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Regular version of the site
Contacts

Dean — Ivan Arzhantsev

 

First Deputy Dean — Tamara Voznesenskaya

 

Deputy Dean for Research and International Relations — Sergei Obiedkov

 

Deputy Dean for Methodical and Educational Work — Ilya Samonenko

 

Deputy Dean for Development, Finance and Administration — Irina Plisetskaya

Phone: +7 (495) 772-95-90 * 12332

computerscience@hse.ru

125319, Moscow, 3 Kochnovsky Proezd (near metro station 'Aeroport'). 

Events
Feb 22 – Feb 23
Регистрация открыта 
Mar 21 – Mar 23
Papers Submission Deadline: 15 January 2019 
Jun 12 – Jun 14
submission: Friday, 01 February 2019, notification: Friday, 15 February 2019 
Aug 26 – Aug 30
Registration and Poster Submission deadline — April 1, 2019 
Article
Ontology-Mediated Queries: Combined Complexity and Succinctness of Rewritings via Circuit Complexity

Bienvenu M., Kikot S., Kontchakov R. et al.

Journal of the ACM. 2018. Vol. 65. No. 5. P. 28:1-28:51.

Article
Randomized Block Cubic Newton Method
In press

Doikov Nikita, Richtarik P.

Proceedings of Machine Learning Research. 2018. No. 80. P. 1290-1298.

Article
Particle-identification techniques and performance at LHCb in Run 2
In press

Hushchyn M., Chekalina V.

Nuclear Instruments and Methods in Physics Research, Section A: Accelerators, Spectrometers, Detectors and Associated Equipment. 2018. P. 1-2.

Article
Observational evidence in favor of scale free evolution of sunspot groups

Shapoval A., Le Mouël J., Shnirman M. et al.

Astronomy and Astrophysics. 2018. Vol. 618. P. A183-1-A183-13.

Open Lectures of the Faculty of Computer Science

Event ended

Faculty of Computer Science will host a series of public lectures on February 20 and 26.

Registration

February 20, room 400

17.00 – 17.55. Thibaut Le Gouic (Ecole Centrale de Marseille)

Barycenters in Wasserstein spaces

The Wasserstein barycenter of a set of probabilitycommunity. This talk will introduce some of the problems in machine learning in which this tool appear as a solution. Then, after a formal definition of this notion, we will state its basics properties and study its stability with respect to the set of probability measures of which the barycenter is taken.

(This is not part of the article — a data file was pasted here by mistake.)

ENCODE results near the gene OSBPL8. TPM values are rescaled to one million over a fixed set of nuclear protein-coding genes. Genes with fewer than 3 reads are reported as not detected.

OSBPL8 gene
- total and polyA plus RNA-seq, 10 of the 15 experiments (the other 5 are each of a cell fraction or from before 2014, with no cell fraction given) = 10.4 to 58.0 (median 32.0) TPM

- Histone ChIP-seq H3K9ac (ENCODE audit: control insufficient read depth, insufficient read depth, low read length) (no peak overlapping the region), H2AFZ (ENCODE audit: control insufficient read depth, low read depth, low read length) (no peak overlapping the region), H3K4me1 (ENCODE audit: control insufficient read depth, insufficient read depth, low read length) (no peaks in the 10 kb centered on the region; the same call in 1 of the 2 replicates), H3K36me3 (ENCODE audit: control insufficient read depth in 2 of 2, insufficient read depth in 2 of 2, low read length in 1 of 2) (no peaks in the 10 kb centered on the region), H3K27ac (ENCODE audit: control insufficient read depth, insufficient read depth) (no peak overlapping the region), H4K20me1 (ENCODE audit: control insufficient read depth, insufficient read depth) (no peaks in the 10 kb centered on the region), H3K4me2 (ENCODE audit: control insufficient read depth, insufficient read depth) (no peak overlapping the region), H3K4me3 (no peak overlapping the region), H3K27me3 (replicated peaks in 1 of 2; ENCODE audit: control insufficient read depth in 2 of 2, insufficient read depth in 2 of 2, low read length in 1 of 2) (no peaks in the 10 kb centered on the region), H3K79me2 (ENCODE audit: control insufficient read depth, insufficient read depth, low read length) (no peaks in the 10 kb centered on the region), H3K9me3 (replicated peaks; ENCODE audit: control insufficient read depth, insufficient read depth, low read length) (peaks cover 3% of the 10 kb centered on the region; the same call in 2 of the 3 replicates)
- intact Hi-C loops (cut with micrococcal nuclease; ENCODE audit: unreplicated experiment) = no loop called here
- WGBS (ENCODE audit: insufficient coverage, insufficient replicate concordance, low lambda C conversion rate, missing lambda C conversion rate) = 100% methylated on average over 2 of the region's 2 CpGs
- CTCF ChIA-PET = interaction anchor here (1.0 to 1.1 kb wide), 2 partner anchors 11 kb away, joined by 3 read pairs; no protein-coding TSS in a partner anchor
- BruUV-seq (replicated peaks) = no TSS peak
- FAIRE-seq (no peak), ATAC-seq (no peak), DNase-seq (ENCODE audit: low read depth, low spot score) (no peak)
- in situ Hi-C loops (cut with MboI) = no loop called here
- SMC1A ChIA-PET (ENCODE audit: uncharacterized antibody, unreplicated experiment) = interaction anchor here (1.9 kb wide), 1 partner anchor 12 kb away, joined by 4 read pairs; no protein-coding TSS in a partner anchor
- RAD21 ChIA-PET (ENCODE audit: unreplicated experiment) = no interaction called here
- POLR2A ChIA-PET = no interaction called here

19.00 – 19.55. Alexey Naumov (Skoltech/CS HSE)

Large ball probabilities with applications in statistical inference

Many statistical inference problems require estimating the Kolmogorov distance between probabilities of two Gaussian elements to hit a ball in a Hilbert space. In this talk, we derive the bounds which are dimensional-free and depend on the nuclear (Schatten-one) norm of the difference between the covariance operators of the elements. We are also interested in the anti-concentration bound for a squared norm of a non-centered Gaussian element in a Hilbert space. All bounds are sharp and cannot be improved in general. A list of corresponding motivation examples and applications in statistical inference will be provided as well. The talk is based on the recent results arXiv:1708.08663 and arXiv:1703.00871.

February 26, room 317

14.00 – 14.55. Navid Talebanfard (Czech Academy of Sciences)

Hard Instances for SAT algorithms

The Boolean satisfiability problem (SAT) is the problem of deciding whether there exists a truth assignment to a given formula which makes it true. Many non-trivial exponential time algorithms are known. However the precise complexity of SAT remains elusive. Exponential Time Hypothesis (ETH) and Strong ETH are formulated to describe the possible complexities. In this talk I will review some constructions showing that several known classes of algorithms cannot refute Strong ETH. I will then present several open questions in this direction.

15.00 – 15.55. Laurent Beaudou (Université Clermont Auvergne)

Betweenness, Convexity and Lattices
In this lecture, we try to follow a natural progression from the notion of betweenness to that of convexity. Doing so, we explore some de Bruijn-Erdos problems around lines in convexity spaces. We also deal with the use of convex subsets in the framework of lattices, and discuss a potential way to extend Day’s duplication theorem to non-convex sets. This lecture is intended for a broad audience and I will be mostly interested in introducing concepts and open questions around these topics.